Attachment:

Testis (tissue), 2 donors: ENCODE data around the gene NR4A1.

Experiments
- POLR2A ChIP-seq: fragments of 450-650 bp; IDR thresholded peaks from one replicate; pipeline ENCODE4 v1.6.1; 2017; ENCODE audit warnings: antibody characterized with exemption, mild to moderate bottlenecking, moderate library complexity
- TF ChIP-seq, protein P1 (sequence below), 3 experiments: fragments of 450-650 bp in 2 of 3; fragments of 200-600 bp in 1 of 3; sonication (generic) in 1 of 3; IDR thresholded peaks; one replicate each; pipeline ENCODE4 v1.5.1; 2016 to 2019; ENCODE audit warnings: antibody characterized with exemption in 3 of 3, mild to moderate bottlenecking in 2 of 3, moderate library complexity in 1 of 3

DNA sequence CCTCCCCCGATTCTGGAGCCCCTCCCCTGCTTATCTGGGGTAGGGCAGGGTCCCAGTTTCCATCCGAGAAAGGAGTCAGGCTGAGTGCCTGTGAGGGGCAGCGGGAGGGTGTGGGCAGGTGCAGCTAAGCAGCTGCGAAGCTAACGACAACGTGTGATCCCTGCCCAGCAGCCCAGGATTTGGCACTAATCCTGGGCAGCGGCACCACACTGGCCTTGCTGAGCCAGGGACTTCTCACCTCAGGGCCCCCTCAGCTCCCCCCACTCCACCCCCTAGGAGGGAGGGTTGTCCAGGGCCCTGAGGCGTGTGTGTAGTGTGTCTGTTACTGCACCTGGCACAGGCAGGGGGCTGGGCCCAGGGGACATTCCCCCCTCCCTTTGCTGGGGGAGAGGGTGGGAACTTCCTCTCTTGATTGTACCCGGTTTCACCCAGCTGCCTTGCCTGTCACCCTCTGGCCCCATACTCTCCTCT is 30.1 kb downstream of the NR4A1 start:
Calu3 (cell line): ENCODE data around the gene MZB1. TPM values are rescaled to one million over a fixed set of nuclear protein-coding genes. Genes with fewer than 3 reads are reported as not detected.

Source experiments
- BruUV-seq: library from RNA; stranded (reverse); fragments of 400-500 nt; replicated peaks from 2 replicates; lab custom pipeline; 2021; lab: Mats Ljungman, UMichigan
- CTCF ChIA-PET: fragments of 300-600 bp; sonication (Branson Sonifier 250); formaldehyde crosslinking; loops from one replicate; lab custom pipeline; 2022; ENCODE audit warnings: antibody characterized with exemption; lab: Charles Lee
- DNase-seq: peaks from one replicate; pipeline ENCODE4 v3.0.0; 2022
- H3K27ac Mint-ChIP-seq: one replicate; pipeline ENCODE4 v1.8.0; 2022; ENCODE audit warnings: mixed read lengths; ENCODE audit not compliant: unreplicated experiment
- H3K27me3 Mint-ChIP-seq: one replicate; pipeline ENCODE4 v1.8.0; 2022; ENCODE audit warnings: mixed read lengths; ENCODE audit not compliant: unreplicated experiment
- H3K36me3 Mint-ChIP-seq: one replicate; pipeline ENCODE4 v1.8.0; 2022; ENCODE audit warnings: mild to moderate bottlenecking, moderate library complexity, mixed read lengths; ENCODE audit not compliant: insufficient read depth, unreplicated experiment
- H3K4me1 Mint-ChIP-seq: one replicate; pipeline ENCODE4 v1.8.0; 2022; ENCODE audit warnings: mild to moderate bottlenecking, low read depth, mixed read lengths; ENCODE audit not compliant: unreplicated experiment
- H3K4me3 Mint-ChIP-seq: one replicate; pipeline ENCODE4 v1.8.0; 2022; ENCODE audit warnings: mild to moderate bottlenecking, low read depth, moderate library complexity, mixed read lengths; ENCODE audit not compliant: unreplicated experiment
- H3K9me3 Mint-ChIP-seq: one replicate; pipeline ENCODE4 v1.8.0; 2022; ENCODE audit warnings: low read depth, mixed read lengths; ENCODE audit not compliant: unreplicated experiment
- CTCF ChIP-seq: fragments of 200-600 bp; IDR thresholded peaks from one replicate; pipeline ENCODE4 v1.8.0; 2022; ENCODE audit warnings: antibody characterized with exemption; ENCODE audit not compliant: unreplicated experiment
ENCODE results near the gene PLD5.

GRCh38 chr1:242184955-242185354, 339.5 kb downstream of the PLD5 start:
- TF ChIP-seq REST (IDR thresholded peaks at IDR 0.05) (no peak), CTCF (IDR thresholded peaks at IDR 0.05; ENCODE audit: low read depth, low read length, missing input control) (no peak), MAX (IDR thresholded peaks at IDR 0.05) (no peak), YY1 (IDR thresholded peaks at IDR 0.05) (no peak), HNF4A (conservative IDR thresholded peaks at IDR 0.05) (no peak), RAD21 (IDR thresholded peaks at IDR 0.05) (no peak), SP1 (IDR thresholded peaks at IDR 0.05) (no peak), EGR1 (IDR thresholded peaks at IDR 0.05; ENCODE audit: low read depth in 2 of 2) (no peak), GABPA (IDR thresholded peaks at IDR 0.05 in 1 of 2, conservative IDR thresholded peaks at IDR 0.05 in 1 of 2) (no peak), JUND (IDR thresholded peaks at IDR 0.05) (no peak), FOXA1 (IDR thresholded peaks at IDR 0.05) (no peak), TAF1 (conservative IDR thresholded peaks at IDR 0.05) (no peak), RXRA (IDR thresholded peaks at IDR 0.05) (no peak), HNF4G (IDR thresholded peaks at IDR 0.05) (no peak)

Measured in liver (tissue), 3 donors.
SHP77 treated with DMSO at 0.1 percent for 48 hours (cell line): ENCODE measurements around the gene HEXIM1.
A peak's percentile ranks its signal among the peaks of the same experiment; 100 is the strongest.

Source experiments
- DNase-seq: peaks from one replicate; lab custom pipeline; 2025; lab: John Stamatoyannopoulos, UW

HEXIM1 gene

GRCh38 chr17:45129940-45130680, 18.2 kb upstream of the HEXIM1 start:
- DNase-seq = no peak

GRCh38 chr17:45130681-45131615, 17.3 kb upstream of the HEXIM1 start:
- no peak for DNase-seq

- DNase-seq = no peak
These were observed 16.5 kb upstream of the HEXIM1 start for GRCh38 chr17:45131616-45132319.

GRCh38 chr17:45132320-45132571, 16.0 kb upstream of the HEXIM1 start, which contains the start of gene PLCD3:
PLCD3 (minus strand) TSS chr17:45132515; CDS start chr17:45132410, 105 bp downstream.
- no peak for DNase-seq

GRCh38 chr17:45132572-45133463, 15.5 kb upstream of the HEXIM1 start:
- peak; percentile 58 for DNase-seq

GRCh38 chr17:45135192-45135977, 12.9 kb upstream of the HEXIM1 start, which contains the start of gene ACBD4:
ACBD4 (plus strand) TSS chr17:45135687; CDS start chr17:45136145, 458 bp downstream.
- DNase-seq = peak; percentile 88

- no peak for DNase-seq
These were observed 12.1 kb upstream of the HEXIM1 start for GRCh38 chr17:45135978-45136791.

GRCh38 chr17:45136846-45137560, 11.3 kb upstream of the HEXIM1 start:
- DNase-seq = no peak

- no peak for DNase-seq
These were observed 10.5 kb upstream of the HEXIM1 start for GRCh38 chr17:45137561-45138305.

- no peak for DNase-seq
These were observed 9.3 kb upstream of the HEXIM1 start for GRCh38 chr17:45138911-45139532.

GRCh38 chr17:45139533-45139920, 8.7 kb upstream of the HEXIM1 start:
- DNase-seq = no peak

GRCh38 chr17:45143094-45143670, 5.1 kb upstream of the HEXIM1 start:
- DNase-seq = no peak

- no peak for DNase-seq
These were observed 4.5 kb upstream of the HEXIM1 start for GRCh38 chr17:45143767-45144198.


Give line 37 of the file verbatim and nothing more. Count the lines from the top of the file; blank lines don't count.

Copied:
- peak; percentile 58 for DNase-seq